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Research Team

Innate immune cell death and inflammasome regulation

About this team

About this team

Team information

Appropriate modulation of cell death mechanisms through apoptosis facilitates eradication of bacteria and resolution of inflammation, whereas chaotic cell death often results in chronic inflammation and failure to clear an infection. Pathogenic manipulation of; or native defects in, the cell death programme facilitate bacterial immune evasion, establishment of infection and an inappropriate inflammatory response. Several genes have been associated with susceptibility to tuberculosis and some render animals susceptible to fatal infection due to the fact that their macrophages enter necrosis upon infection. Polymorphisms in the human orthologues to some of these genes are associated with immunodeficiency and susceptibility to certain manifestations of e.g. tuberculosis.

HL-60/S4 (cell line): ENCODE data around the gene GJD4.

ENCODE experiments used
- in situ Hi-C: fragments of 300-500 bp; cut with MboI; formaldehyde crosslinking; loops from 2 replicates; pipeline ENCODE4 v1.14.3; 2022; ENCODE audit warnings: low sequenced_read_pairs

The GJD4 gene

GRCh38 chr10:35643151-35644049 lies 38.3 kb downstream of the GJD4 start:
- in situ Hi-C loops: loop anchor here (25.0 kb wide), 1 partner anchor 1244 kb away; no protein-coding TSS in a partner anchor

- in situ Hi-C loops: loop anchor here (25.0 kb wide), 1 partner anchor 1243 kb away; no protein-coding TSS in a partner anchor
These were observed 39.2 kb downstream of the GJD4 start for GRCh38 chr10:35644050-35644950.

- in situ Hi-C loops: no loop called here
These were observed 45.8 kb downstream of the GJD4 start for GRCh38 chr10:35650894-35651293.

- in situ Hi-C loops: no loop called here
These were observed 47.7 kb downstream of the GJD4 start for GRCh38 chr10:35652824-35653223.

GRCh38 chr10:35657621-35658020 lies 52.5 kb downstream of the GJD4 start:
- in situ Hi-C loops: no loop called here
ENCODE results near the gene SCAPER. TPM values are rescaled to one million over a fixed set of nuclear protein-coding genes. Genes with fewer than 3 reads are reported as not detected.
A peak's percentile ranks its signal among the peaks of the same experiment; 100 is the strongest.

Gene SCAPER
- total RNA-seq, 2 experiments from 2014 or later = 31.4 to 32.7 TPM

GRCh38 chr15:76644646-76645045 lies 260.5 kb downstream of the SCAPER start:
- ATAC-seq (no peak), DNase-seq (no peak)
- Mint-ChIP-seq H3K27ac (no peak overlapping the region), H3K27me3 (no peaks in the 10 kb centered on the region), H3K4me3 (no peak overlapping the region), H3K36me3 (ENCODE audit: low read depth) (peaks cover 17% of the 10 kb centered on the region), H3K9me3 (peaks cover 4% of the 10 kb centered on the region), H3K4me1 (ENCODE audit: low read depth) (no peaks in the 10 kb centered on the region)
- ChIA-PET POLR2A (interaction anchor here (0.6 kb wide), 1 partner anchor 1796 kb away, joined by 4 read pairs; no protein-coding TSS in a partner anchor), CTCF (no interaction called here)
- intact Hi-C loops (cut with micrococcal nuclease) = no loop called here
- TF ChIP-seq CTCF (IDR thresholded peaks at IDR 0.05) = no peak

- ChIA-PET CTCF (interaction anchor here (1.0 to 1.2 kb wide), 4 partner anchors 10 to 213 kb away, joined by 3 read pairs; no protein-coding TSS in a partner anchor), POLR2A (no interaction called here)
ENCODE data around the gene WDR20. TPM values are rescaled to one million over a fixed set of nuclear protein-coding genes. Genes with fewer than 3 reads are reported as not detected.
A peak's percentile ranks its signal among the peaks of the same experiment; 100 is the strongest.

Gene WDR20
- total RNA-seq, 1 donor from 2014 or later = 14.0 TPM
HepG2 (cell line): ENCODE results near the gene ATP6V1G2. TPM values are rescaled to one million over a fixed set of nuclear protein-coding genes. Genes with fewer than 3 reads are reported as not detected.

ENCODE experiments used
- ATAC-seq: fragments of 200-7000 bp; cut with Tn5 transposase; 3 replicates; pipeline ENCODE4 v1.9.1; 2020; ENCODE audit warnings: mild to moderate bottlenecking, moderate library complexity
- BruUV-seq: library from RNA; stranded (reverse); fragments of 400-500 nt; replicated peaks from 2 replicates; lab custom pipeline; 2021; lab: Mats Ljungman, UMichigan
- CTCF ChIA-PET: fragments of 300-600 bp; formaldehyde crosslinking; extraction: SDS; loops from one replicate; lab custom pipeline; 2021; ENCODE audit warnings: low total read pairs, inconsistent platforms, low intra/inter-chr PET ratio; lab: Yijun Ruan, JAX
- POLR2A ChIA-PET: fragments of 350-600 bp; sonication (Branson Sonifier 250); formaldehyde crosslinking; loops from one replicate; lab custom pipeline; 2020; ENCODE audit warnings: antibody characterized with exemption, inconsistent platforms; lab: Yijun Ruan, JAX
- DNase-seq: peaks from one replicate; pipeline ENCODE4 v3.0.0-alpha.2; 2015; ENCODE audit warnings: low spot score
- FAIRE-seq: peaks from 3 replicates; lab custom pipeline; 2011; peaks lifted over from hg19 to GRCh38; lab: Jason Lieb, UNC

We strive to provide understanding about how cells of the innate immune system regulate the inflammasome to balance between sufficient and destructive inflammation. We are presently investigating how the gene SP110 intermediates in the innate immune cell death modulation and inflammasome activation. As these are central events for inflammatory regulation: the scope of research involves infection control as well as non-infectious inflammatory regulation including septic conditions.

Researchers

Researchers

Research Projects